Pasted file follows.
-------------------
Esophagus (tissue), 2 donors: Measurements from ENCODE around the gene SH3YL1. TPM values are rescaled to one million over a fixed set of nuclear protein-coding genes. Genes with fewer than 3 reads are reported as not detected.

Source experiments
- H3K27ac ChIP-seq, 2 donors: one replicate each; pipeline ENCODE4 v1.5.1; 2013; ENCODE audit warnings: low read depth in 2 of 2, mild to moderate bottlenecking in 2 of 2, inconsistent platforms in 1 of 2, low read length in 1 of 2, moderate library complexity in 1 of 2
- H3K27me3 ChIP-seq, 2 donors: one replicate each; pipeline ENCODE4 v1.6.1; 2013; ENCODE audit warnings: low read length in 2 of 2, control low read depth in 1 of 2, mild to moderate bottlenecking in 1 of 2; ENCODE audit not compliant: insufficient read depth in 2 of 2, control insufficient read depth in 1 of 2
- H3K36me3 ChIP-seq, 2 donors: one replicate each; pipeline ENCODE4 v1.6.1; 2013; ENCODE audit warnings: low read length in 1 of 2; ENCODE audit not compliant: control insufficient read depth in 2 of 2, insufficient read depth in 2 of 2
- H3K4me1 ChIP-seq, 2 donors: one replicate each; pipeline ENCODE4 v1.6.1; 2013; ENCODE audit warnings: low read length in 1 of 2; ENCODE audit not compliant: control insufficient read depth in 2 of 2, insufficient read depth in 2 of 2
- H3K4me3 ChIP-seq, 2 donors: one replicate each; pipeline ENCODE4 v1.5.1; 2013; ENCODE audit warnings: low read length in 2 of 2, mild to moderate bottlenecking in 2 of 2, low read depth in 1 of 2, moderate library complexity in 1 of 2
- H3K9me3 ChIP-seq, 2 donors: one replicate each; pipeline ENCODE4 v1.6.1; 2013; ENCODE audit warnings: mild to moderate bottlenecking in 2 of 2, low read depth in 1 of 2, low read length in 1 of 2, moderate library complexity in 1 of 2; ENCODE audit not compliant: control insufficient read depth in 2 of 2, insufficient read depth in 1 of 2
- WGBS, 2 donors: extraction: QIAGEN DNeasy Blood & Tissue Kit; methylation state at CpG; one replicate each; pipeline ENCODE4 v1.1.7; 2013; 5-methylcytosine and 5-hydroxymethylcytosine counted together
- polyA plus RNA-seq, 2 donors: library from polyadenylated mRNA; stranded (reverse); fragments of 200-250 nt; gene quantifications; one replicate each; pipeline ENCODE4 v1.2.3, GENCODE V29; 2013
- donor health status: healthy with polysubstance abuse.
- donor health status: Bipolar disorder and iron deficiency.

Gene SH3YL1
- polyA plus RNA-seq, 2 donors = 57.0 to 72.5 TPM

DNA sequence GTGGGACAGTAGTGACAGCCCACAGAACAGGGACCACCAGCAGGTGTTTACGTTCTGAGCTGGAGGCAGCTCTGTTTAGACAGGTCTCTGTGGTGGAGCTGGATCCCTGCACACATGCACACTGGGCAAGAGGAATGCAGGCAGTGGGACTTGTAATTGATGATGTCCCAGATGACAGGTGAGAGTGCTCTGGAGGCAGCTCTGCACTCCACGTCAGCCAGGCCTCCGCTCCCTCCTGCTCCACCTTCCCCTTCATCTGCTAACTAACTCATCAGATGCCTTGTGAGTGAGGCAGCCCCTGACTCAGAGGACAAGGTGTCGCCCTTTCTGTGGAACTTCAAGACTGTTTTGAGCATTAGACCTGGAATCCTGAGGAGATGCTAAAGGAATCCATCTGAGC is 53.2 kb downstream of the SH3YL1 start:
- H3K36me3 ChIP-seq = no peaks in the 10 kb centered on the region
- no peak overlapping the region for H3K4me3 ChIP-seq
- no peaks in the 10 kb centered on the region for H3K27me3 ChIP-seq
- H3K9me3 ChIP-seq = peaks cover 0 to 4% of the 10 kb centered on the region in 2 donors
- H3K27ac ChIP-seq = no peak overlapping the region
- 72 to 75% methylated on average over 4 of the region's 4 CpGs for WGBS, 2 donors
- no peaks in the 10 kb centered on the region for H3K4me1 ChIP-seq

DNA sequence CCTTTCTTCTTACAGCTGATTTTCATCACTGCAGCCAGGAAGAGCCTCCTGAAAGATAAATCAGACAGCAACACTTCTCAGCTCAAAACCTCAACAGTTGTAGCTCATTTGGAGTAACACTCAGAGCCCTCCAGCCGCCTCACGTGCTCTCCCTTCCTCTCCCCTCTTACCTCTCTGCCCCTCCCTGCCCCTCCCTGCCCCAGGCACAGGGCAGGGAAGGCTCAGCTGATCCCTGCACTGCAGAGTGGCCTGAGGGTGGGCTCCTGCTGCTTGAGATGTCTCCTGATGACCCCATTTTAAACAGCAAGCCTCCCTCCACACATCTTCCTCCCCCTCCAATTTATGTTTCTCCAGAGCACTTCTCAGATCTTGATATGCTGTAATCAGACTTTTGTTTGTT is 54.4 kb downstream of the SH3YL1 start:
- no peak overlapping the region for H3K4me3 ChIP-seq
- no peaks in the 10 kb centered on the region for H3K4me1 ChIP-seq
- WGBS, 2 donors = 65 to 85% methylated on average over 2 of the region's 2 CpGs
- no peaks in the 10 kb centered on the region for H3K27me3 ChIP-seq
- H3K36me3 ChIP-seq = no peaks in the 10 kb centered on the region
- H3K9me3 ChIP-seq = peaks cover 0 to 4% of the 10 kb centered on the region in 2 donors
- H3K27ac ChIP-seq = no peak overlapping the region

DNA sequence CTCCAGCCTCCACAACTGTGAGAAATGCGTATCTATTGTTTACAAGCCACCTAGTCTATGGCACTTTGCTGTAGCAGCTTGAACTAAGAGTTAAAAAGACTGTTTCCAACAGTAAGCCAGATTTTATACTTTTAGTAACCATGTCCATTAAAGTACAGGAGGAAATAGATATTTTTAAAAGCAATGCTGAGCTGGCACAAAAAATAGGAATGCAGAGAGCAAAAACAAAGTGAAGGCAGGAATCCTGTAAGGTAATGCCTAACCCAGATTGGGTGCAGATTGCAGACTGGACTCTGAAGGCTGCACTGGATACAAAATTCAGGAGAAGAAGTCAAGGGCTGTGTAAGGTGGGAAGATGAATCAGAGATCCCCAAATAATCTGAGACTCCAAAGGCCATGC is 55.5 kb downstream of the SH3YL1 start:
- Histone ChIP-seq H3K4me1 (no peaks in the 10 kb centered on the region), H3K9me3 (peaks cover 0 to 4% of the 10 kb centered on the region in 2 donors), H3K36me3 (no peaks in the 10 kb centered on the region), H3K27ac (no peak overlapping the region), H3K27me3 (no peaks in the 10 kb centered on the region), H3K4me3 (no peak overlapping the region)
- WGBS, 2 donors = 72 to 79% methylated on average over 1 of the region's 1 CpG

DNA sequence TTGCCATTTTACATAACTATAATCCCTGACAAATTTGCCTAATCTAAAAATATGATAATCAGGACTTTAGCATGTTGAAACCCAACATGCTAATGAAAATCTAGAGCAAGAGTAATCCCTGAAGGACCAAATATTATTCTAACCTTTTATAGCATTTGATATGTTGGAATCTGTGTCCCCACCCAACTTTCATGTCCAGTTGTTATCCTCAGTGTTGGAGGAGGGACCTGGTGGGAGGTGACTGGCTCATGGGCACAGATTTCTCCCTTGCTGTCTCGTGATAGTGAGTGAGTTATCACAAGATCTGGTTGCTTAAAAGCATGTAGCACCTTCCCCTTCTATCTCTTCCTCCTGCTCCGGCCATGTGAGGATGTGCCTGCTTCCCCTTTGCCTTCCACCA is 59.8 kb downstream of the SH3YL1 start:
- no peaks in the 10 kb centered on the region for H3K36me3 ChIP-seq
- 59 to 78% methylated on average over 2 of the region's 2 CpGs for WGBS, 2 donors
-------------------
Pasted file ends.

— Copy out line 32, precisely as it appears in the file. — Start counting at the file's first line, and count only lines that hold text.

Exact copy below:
- Histone ChIP-seq H3K4me1 (no peaks in the 10 kb centered on the region), H3K9me3 (peaks cover 0 to 4% of the 10 kb centered on the region in 2 donors), H3K36me3 (no peaks in the 10 kb centered on the region), H3K27ac (no peak overlapping the region), H3K27me3 (no peaks in the 10 kb centered on the region), H3K4me3 (no peak overlapping the region)